• brought in our Pastor, Grandma W., Uncle J. and other visitors
  • bribed with food
  • bribed with rewards
  • offered free college tuition
  • freezees, sherbet, every frozen concoction available in low-protein
  • etc., etc.

Where did it get us? A maximum of 2 ounces in one whole day. (And that was yesterday, thanks to Grandma W!)

So today, my mom and dad returned from a trip to see family in Wisconsin. They came down after loading up a cooler full of George’s favorites from their house. Which included: Hug fruit barrel juices, his sippy cup from their house, freezees from their house, pudding, etc. They brought a cooler with straws, spoons, you name it. (Apparently a hospital may not have such utensils??? Ha!) 🙂

Well, it worked pretty well, because George drank two ounces while they were here…he had only had one ounce all day! So, they doubled his drinking total! Woohoo! (I know, I’m easily pleased, eh?)

As I type, he is laying in the chair…with his sippy cup!

It all starts with baby steps!


We might get out of here before he turns 18! I was afraid they were going to make us switch units soon! 🙂

Thank you so very much for the continued prayers and support. I make light of it now, but we were in a pretty serious situation. I’m so grateful to have friends and neighbors like you to share with our joys and tribulations! We are so blessed!

P.S. And little Brayton has had some promising reports himself! How exciting! The power of God is so amazing!

Monday morning update

Well, I’d love to say that we are at home, enjoying a great morning…but that’s not quite the case. Sunday morning at 11:30, I noticed that George’s thumb was purple. Ipushed the nurse call button, and we quickly discovered that his IV had quit working, pushing all the fluid into his hand.

Apparently, your hand isn't supposed to look like this. That silly George, always trying to be trendy.


Once the nurse had his IV pulled out, we were on a time crunch. George needed to start drinking on his own, stat…or else they would have to start another IV. And with his history with IV starts, he didn’t have a whole lot of places left to poke.

Well, long story short, the determination and bull-headedness of a 2-year-old won out. At 8 or so last night we started another IV…this time in the crook of his elbow. This means that his arm is immobilized with armboards and taped. Oh my, the fun we are having.

While all this was going on, I learned last evening that a little boy from our town was flown to another hospital with bacterial meningitis. So, as you are saying a little prayer for George to start drinking, can you life Brayton and his family in prayer as well? Thank you, so very much.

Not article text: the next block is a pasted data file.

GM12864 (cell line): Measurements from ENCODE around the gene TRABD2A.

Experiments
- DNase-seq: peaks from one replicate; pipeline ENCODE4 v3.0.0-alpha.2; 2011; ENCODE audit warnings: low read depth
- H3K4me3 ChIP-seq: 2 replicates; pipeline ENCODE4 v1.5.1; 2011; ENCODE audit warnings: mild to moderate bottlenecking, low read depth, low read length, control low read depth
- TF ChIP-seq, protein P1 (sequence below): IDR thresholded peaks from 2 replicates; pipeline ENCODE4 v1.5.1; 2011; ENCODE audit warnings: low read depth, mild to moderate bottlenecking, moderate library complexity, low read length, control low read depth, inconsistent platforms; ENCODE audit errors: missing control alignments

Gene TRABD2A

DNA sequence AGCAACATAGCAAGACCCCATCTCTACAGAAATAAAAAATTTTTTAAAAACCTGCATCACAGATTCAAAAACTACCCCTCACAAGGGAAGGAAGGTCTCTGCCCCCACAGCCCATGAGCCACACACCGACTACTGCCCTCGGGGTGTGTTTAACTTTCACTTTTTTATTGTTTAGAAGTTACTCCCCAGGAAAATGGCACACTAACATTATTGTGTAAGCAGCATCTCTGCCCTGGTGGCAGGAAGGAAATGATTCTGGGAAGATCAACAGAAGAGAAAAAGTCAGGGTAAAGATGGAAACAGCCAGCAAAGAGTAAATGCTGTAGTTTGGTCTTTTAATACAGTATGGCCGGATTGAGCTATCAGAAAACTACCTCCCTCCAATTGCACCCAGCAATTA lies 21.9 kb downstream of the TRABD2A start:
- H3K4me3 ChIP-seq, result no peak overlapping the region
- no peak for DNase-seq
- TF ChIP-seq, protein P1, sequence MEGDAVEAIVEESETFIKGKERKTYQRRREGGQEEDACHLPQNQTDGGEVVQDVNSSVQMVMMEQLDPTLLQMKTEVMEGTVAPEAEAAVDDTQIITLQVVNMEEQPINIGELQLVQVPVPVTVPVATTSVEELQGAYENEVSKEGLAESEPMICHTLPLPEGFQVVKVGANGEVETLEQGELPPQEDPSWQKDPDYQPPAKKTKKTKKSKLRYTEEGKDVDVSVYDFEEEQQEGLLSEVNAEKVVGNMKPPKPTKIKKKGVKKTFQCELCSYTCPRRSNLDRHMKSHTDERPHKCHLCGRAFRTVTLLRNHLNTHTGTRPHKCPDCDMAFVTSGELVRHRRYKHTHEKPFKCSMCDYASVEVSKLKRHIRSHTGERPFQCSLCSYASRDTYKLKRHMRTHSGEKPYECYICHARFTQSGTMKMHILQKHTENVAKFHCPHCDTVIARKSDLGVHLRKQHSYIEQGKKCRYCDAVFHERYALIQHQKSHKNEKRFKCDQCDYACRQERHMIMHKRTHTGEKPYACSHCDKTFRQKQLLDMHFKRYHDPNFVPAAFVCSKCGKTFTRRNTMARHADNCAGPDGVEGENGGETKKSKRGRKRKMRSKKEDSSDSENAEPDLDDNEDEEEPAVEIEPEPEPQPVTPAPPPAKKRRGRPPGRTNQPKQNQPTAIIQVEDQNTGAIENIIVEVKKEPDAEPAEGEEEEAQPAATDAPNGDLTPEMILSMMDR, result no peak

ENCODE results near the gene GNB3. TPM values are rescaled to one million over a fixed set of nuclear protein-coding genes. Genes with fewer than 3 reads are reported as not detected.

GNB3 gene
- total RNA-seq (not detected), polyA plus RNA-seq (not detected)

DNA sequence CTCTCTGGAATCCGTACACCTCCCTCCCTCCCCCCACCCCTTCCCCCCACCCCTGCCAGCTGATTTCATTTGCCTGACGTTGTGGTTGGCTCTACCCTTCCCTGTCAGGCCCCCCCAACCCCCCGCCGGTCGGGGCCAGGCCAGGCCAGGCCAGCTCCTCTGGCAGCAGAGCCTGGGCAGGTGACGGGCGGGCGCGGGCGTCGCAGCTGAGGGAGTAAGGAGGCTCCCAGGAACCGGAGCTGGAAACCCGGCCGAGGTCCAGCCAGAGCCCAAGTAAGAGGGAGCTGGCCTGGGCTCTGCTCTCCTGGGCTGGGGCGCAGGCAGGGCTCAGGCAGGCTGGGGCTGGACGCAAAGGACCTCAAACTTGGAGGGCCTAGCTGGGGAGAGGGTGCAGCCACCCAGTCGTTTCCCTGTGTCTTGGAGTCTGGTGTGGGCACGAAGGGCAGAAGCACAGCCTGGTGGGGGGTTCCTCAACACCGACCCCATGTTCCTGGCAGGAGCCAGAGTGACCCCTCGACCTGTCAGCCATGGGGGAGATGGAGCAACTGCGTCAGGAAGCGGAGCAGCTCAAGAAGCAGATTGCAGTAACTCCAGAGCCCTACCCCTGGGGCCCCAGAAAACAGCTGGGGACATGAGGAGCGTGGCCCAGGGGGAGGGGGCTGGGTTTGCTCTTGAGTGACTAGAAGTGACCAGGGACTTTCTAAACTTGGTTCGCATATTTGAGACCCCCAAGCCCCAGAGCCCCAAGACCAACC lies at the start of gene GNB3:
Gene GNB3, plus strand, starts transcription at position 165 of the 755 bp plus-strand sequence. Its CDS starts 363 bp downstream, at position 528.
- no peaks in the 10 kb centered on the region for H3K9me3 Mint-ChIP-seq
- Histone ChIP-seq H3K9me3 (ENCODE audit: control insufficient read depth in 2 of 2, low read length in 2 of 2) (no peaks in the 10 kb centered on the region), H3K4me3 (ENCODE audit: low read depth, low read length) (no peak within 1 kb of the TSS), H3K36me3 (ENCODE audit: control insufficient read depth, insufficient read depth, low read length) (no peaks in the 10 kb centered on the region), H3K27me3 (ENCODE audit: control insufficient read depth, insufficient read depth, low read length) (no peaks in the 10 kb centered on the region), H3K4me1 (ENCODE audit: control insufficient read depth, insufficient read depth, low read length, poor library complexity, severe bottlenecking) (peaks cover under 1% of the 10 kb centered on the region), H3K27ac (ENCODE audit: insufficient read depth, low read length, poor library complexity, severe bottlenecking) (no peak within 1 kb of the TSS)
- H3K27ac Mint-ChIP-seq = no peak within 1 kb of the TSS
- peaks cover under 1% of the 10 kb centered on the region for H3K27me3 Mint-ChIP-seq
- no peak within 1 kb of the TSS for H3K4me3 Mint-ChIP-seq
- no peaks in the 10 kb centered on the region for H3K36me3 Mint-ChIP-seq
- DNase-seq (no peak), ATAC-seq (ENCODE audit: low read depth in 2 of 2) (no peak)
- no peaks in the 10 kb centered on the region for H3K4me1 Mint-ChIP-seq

Here’s hoping my next post is from the comfort of home!

Power of prayer

Today is Sunday. And I have a story to share. If you are not of the “religious” type, please don’t be offended by my writing. The events were just so moving, that I need to share.

On Friday evening, when we were preparing George to be admitted again…I was starting to doubt myself. We went into this surgery, knowing that there were risks, but knowing that George’s health would benefit if we could get through the difficult spots.

When the doctor came in and started talking about the effects of starvation and his body’s response to the week’s activities, I was second-guessing myself. I was concerned about my son and what our decisions may have done. I was in a bit of a dark place.

I texted my Prairie Mama friends, Sarah and Katie. I wanted them to know what was going on, and asked for their prayers. And they quickly replied. They were saying prayers for George, and they would have those around them do the same.

After having slept for 22 out of 24 hours, George woke up shortly after. He started playing a bit and ate a whole freezee. It was an answer to a prayer, and the answer was loud and clear.

It was the only thing he had that evening, but it was good enough for me. It was a sign from God that, although we were going through some trials and tribulations, we were where we needed to be. We were being cared for and prayed for and, with time, all would be well.

Since then, I have realized that prayers are not just coming from North Dakota, or our family. Prayers have been pouring in from around cyber-space. Our family has just grown exponentially. And I would like to thank you.

I know that George is destined for great things. And he has a great start…bringing us all together.

A brighter morning...we are so blessed!